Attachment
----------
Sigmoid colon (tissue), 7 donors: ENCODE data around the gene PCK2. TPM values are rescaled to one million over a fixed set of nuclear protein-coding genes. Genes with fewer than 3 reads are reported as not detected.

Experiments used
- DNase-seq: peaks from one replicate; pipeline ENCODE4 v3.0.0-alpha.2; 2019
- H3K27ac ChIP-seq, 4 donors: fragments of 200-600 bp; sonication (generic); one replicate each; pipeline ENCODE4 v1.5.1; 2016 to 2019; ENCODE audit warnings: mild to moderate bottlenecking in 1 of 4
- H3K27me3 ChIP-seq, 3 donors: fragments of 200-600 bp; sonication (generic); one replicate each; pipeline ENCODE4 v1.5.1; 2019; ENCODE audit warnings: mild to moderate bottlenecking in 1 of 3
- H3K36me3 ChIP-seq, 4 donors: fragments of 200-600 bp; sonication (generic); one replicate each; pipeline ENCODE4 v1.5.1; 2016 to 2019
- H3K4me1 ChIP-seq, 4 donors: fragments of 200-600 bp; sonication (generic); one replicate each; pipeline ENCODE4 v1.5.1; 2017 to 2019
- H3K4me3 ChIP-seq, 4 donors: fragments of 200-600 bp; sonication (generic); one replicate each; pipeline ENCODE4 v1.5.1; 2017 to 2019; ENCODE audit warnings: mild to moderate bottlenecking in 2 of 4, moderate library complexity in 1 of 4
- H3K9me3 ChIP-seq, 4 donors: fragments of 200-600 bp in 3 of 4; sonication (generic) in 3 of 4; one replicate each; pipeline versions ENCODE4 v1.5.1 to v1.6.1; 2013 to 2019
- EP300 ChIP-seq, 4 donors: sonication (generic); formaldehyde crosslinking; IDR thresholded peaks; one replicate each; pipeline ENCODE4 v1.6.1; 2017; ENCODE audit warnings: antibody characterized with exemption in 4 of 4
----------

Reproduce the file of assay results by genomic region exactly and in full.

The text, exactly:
Sigmoid colon (tissue), 7 donors: ENCODE data around the gene PCK2. TPM values are rescaled to one million over a fixed set of nuclear protein-coding genes. Genes with fewer than 3 reads are reported as not detected.

Experiments used
- DNase-seq: peaks from one replicate; pipeline ENCODE4 v3.0.0-alpha.2; 2019
- H3K27ac ChIP-seq, 4 donors: fragments of 200-600 bp; sonication (generic); one replicate each; pipeline ENCODE4 v1.5.1; 2016 to 2019; ENCODE audit warnings: mild to moderate bottlenecking in 1 of 4
- H3K27me3 ChIP-seq, 3 donors: fragments of 200-600 bp; sonication (generic); one replicate each; pipeline ENCODE4 v1.5.1; 2019; ENCODE audit warnings: mild to moderate bottlenecking in 1 of 3
- H3K36me3 ChIP-seq, 4 donors: fragments of 200-600 bp; sonication (generic); one replicate each; pipeline ENCODE4 v1.5.1; 2016 to 2019
- H3K4me1 ChIP-seq, 4 donors: fragments of 200-600 bp; sonication (generic); one replicate each; pipeline ENCODE4 v1.5.1; 2017 to 2019
- H3K4me3 ChIP-seq, 4 donors: fragments of 200-600 bp; sonication (generic); one replicate each; pipeline ENCODE4 v1.5.1; 2017 to 2019; ENCODE audit warnings: mild to moderate bottlenecking in 2 of 4, moderate library complexity in 1 of 4
- H3K9me3 ChIP-seq, 4 donors: fragments of 200-600 bp in 3 of 4; sonication (generic) in 3 of 4; one replicate each; pipeline versions ENCODE4 v1.5.1 to v1.6.1; 2013 to 2019
- EP300 ChIP-seq, 4 donors: sonication (generic); formaldehyde crosslinking; IDR thresholded peaks; one replicate each; pipeline ENCODE4 v1.6.1; 2017; ENCODE audit warnings: antibody characterized with exemption in 4 of 4